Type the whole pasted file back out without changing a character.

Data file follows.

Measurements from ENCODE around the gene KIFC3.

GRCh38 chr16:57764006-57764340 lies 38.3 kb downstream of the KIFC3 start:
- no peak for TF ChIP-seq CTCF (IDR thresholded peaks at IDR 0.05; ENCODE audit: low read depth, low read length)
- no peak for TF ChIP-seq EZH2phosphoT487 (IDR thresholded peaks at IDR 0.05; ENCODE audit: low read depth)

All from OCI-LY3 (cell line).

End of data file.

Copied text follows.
Measurements from ENCODE around the gene KIFC3.

GRCh38 chr16:57764006-57764340 lies 38.3 kb downstream of the KIFC3 start:
- no peak for TF ChIP-seq CTCF (IDR thresholded peaks at IDR 0.05; ENCODE audit: low read depth, low read length)
- no peak for TF ChIP-seq EZH2phosphoT487 (IDR thresholded peaks at IDR 0.05; ENCODE audit: low read depth)

All from OCI-LY3 (cell line).